According to the in demand music producer one of ancestral soul’s several meanings includes; when deep house weds Congloese rumba and West African voices become mistresses while urban R&B play occasional girlfriends. The polygamy of sounds is just what Boddhi delivered to Tambor. So let’s dig a little deeper into the house that built Ancestral Soul.
The Offering Recordings founder arose to the occasion with an opening African chant before transitioning into some hardcore deepness. To watch Boddhi DJ provides a sort of amusement, much like watching a charismatic caricature muscle the stage. He whips around in circles, swivels his neck from left to right, and rotates his fist in soft round circles and slow winds to the groove. Honestly, this guy can dance. Boddhi feels the groove and conjures up the excitement with a seductive sultry dance.
Sporting some serious tribal neckwear the minister of music unleashed philharmonic gifts upon the crowd. From the depths of the soul arose singer Lynn Lockamy’s acapella from Timmy Regisford’s, “At The Club” steadily bubbling under an ancestral treatment of sanctified beats. The vocals played background to harmonious synthesizers that caused one house music lover to conclude this was an exclusive goodie. Finally, in mid-song Lynn’s vocals were set free, amplified and allowed to shine as she wailed, “We were cheek to cheek/Sex to sex.” Suddenly, warm synths fell from the heavens and wrapped its embrace around the audible vocals in a luxurious display of bride courtship that concluded in a ceremony of holy matrimony. What a mellifluous marriage between the elements of deep vocal house and ancestral soul. Spoken Word played mistress as Athenai’s vocals off Invocation’s first single; “Here I Am” crept out from a dark corner to get some action. After all it was a Saturday night right? All the while urban R&B outfitters, Fantasia Borino and Dru Hill played girlfriends to the ancestral sound. Fantasia’s ballad, “Free Yourself” and the late 1990’s Dru Hill hit, “Beauty” entered the mix with ancestral freshness. Unfortunately, both songs fell flat as only a few house heads positioned near the speakers were able to decode the audible delivery. As with most edits played before a live audience the volumes of many acapellas ride sotto voce. Kudos for dropping the two cuts but had there been additional vocal clarity the songs would have received greater audience accolades.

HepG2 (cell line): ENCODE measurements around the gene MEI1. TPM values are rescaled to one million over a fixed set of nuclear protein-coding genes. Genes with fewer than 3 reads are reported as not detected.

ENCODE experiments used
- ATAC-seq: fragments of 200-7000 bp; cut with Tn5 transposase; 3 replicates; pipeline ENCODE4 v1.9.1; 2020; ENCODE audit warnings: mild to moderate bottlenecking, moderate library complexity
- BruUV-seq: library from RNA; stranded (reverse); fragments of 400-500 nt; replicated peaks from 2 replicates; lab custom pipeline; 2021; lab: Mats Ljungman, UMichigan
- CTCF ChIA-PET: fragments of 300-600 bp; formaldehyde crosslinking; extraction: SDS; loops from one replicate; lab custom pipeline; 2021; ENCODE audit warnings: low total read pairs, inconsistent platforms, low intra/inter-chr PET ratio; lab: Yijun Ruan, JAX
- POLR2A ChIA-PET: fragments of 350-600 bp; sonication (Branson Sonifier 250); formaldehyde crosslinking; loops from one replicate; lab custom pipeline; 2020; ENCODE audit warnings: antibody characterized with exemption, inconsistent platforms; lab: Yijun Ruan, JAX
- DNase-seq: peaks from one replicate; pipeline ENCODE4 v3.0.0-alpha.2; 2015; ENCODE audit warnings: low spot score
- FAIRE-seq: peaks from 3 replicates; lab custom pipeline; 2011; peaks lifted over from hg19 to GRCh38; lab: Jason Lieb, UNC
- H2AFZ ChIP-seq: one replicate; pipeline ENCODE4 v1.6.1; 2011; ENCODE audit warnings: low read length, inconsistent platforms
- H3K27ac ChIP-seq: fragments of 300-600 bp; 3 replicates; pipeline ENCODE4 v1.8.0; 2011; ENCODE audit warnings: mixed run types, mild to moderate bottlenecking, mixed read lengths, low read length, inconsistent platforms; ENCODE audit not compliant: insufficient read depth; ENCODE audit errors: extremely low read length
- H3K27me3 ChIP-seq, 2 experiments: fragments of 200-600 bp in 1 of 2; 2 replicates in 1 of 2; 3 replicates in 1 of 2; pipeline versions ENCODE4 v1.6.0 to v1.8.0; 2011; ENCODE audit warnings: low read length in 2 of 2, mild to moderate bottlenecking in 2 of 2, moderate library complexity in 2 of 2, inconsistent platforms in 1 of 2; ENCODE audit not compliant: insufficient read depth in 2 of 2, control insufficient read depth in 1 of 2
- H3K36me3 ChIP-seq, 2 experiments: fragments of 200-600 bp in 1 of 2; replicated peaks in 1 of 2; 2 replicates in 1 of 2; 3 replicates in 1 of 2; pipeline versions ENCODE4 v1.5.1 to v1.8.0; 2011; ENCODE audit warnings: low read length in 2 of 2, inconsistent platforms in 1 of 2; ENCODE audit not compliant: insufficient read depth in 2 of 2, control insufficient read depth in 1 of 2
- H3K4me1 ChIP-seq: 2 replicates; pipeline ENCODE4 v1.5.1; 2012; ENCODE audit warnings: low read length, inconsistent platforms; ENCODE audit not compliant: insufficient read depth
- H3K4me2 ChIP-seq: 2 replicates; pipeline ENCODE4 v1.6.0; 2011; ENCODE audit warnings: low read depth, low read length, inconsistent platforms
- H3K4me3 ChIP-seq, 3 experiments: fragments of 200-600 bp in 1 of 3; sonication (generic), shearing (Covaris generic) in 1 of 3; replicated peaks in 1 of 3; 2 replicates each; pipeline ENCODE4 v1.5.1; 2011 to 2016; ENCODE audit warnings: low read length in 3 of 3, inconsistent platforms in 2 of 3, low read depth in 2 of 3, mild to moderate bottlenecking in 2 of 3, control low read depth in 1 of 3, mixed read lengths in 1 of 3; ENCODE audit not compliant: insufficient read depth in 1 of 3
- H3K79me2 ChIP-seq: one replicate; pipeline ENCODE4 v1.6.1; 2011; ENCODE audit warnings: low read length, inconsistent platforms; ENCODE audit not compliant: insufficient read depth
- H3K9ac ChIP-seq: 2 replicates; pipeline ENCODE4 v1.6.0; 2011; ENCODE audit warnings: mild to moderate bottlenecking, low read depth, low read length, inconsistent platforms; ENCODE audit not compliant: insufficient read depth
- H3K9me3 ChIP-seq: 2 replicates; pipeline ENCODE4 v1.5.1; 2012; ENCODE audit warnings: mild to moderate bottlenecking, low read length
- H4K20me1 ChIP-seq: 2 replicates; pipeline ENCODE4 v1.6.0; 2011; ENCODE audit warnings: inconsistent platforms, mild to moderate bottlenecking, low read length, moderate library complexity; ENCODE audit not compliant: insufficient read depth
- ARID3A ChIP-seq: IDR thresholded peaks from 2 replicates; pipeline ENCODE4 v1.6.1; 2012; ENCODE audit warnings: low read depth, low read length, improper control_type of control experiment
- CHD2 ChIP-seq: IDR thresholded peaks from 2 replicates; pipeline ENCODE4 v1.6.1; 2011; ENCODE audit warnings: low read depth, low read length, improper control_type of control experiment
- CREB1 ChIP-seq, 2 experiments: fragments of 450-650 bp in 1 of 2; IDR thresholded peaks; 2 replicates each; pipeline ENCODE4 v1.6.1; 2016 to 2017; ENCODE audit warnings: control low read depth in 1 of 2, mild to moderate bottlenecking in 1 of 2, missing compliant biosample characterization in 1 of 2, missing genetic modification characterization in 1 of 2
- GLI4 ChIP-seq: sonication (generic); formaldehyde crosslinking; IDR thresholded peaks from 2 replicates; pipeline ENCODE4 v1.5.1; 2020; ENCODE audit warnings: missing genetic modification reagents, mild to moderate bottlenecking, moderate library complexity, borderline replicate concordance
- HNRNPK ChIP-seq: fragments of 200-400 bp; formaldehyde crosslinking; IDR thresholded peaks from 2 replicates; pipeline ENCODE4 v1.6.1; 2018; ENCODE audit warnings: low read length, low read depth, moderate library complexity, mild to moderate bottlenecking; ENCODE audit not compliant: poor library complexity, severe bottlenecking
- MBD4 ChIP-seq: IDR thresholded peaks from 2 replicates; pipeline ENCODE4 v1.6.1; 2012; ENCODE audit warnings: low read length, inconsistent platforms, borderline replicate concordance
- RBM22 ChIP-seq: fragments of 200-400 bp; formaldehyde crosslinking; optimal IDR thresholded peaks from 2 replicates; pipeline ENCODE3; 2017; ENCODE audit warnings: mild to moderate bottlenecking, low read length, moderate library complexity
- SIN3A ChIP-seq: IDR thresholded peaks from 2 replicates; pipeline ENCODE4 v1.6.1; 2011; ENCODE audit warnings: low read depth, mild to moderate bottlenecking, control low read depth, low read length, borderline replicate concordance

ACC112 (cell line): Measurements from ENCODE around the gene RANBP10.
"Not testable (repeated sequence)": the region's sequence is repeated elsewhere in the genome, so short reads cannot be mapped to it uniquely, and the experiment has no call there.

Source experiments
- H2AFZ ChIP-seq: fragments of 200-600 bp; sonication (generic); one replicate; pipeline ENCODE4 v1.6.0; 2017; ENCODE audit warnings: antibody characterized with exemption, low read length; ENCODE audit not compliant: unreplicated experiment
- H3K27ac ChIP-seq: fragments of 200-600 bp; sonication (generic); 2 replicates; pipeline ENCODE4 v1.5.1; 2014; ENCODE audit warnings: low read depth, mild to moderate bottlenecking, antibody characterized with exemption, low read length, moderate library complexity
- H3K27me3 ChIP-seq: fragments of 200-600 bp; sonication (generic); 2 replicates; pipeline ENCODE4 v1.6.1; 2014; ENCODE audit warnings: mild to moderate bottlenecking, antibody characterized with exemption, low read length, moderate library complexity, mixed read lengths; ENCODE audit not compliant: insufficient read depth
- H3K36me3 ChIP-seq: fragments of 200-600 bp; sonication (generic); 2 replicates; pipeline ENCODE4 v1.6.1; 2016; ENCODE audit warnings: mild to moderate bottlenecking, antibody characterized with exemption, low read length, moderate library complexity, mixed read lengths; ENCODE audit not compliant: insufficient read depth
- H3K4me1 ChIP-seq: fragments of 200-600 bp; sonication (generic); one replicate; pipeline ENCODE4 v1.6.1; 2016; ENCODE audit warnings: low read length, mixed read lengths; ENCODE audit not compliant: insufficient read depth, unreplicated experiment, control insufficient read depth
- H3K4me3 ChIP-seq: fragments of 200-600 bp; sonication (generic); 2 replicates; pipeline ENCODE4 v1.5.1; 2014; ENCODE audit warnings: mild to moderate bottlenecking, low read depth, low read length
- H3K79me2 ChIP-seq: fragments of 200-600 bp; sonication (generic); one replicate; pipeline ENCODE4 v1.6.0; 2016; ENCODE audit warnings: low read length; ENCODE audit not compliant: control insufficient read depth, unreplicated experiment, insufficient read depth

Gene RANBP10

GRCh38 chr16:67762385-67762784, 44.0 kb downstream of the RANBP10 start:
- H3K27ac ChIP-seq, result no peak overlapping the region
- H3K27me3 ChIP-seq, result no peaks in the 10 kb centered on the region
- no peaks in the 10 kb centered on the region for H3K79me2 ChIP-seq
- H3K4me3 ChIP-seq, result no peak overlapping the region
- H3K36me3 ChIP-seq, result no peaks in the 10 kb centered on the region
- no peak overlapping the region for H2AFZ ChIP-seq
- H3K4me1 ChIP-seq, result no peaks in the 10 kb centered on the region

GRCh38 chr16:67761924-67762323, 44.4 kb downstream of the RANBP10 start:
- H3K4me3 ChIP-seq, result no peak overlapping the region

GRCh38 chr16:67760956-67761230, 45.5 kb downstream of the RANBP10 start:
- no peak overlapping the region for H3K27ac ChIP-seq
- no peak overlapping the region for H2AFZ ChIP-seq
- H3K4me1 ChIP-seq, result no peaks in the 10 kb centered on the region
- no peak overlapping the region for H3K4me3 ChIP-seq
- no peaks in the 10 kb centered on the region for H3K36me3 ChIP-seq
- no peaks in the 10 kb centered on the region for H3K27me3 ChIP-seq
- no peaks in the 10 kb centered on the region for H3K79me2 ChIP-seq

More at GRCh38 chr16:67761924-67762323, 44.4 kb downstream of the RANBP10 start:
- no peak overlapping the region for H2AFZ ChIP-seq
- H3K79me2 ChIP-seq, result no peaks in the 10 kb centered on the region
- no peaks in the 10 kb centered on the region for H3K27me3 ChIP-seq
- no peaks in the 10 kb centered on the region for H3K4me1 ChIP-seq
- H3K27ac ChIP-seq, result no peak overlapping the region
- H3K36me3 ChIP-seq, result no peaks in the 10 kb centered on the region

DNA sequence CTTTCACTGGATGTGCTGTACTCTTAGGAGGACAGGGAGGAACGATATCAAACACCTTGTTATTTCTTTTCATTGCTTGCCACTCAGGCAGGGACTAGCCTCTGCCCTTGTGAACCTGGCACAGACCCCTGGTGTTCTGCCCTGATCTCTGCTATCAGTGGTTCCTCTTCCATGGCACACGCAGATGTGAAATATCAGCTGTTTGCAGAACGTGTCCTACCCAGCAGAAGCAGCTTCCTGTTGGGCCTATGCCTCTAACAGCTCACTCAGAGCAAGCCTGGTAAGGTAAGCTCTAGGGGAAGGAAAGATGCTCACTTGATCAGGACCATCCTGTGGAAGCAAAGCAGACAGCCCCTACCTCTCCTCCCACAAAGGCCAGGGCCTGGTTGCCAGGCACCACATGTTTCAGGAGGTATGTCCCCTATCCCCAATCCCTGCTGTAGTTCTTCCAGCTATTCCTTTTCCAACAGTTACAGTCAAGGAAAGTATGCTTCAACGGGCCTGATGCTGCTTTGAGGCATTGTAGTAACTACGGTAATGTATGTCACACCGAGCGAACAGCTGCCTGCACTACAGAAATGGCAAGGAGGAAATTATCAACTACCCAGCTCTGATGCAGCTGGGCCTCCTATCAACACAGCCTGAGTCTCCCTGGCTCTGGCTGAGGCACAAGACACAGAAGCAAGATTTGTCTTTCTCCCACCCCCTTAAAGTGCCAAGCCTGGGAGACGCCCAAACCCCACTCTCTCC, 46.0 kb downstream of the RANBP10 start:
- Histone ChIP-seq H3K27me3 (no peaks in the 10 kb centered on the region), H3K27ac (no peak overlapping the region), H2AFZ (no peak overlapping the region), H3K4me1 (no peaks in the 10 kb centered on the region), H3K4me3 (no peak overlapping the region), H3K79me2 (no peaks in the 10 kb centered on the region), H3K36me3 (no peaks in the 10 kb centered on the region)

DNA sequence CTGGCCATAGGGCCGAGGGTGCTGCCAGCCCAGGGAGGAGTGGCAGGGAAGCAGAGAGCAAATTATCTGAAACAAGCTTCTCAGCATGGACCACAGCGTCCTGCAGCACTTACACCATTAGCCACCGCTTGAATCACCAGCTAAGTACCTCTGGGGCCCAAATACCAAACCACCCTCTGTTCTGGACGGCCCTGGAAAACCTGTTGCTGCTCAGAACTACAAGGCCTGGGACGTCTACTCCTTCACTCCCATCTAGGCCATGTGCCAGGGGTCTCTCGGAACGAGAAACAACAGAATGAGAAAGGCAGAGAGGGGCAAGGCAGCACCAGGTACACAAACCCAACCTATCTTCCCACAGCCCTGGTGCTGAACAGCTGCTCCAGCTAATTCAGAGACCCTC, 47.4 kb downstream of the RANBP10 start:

Fortunately, executed correctly was an ancestral take on Culoe De Song’s, “I Really Do” with Kenny Bobien’s falsetto floating flawlessly across the DJ platform as the man himself walked onstage and gave Boddhi a huge embrace. Yes folks, this was a family affair. Soon to follow, the powerhouse anthem of the night arrived from Tambor’s next month’s guest, Chicago’s own DJ Terry Hunter with, “Wonderful.” Diva Terisa Griffin wailed with fiery intense that made the room all hot, sweaty and sticky. Shouts of joy resounded; arms flew in the air to praise as heads nodded with approval. The gospel-esque melody arrived right on time causing the people to catch the spirit. The dance came out in everyone-not only from DJ Stan Zeff but too his younger brother of Tribe Records UK Zepherin Saint.
From there the spirituality of Mr. Satva continued its exploration into ancestral rhythms of afro-beat, broken beat and even classic house as a drummer/percussionist took right stage and added the extra excitement of live drumming.
In a surprise and rare move DJ Stan Zeff took to the stage and assumed musical closer. Tambor’s founder rocked the house with the latest interpretation from Pablo Martinez of Jill Scott’s, “Hear My Call” to Black Coffee’s classic global crossover, “Turn Me On” (Raw Artistic Soul) with the “Princess of House” Bucie belting vocal lead. As the crowd dwindled to the usual suspects of hand standers, of couples two-stepping and some of Atlanta’s finest dancers waiting for pictures, the music’s intensity only increased to a climatic end.
Tambor had done it again. The night was one of the most celebrated ever. The air was solidified with a thick presence of love. Each soul that entered the premises felt the grasp of love take hold of the heart. Even with the abundance of special guests, not one displayed airs or the need to sit in VIP. All remained grounded and humbled and yet assumed a cloak of close kinship. This goes to show at a Tambor party love reigns supreme. You can throw a party. As a matter- of-fact you can throw the best party. But without love what do you have? Just another plain old party.
Photography by AJ Dance